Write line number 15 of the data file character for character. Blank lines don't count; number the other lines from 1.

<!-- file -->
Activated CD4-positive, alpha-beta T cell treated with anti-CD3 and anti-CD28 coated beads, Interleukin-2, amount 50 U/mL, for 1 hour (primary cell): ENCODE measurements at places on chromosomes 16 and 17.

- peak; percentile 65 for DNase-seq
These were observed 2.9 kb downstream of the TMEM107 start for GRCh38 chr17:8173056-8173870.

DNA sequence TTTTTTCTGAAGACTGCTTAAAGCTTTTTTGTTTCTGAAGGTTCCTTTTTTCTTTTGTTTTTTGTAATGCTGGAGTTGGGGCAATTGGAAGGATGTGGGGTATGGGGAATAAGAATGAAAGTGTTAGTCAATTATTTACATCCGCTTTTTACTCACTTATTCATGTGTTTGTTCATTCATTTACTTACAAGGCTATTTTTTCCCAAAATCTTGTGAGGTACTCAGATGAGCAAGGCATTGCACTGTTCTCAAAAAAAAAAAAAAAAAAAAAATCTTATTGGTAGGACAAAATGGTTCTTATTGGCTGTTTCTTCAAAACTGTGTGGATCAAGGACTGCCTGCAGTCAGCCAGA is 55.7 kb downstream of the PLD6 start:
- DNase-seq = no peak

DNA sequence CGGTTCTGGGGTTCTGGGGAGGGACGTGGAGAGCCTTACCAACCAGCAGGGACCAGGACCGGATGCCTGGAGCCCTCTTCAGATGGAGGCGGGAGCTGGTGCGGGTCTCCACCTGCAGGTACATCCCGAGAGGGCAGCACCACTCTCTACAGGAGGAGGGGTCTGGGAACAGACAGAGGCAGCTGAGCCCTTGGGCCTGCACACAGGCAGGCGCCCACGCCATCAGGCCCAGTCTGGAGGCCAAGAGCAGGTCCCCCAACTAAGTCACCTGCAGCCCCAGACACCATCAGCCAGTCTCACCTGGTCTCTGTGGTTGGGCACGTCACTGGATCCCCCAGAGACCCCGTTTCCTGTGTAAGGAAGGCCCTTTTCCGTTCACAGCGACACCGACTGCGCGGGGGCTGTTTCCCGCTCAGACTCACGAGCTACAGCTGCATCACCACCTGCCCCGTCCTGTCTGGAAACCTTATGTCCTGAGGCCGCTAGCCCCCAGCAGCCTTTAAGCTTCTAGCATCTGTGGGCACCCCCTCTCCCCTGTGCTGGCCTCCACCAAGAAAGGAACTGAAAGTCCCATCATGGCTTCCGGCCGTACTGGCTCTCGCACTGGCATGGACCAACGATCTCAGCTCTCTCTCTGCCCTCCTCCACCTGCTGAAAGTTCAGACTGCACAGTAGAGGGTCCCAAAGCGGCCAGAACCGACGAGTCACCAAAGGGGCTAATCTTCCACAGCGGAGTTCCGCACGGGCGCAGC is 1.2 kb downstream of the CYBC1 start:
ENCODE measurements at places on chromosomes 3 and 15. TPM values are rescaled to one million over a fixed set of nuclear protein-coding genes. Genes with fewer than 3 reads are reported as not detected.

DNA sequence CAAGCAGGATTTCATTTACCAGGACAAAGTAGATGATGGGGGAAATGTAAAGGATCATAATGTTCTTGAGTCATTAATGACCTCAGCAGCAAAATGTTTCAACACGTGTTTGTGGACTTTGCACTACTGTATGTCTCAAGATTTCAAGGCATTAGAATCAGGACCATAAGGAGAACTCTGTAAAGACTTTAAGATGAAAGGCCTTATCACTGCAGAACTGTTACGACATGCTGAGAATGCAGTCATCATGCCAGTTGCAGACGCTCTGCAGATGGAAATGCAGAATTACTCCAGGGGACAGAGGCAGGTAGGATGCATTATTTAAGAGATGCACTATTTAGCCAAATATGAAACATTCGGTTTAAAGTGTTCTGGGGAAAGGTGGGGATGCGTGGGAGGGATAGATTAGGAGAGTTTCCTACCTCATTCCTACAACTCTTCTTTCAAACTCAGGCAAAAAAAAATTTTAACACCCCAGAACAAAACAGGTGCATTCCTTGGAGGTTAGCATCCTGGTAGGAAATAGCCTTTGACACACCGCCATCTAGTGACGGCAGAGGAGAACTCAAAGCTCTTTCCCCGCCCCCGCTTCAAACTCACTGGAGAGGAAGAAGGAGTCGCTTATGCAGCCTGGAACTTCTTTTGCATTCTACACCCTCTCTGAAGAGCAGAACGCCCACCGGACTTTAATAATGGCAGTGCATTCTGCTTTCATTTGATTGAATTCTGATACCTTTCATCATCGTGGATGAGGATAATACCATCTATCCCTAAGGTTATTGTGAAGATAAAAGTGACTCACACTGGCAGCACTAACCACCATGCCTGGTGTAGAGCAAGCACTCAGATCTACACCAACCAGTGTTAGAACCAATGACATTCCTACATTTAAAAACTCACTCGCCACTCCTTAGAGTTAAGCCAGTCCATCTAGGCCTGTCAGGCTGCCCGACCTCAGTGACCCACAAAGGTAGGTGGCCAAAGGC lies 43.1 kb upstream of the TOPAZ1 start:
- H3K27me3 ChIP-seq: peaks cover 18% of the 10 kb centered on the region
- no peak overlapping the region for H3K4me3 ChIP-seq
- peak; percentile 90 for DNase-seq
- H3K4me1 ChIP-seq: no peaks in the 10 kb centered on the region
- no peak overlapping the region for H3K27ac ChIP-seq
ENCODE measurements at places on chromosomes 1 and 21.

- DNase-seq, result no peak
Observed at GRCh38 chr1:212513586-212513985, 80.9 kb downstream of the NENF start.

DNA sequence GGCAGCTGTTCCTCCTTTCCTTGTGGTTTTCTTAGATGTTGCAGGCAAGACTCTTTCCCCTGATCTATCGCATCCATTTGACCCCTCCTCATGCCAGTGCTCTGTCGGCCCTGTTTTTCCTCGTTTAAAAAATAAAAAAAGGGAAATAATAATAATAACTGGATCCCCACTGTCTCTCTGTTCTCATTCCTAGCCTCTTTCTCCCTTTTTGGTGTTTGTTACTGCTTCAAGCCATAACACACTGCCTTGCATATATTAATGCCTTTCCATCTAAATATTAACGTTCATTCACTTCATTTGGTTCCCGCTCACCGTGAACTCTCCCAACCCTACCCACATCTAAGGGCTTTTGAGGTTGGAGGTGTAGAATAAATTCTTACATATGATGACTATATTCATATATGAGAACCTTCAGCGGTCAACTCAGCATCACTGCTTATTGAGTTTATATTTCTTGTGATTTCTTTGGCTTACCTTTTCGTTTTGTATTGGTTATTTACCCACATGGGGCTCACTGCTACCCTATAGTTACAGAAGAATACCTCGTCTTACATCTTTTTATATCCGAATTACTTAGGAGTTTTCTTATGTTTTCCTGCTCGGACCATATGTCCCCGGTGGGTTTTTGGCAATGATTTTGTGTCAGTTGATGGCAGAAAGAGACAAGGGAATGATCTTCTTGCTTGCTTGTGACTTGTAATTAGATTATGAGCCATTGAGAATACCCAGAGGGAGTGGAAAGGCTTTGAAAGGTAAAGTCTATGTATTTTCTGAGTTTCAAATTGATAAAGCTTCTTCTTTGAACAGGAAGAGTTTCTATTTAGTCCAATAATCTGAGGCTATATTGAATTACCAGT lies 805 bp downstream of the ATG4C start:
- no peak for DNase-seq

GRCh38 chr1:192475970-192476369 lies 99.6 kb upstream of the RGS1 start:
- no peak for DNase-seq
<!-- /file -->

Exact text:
- DNase-seq, result no peak